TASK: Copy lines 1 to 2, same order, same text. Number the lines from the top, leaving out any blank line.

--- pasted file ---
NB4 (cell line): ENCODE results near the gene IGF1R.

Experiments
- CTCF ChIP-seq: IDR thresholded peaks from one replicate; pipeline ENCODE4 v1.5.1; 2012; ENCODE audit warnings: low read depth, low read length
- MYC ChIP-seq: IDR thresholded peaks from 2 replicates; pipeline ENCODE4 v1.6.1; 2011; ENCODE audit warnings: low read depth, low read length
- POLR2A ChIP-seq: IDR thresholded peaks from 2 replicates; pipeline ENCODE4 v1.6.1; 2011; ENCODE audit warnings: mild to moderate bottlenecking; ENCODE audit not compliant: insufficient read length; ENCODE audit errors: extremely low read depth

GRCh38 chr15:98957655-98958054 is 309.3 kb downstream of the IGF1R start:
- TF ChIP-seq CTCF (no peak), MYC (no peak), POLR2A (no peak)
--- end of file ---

NB4 (cell line): ENCODE results near the gene IGF1R.

Experiments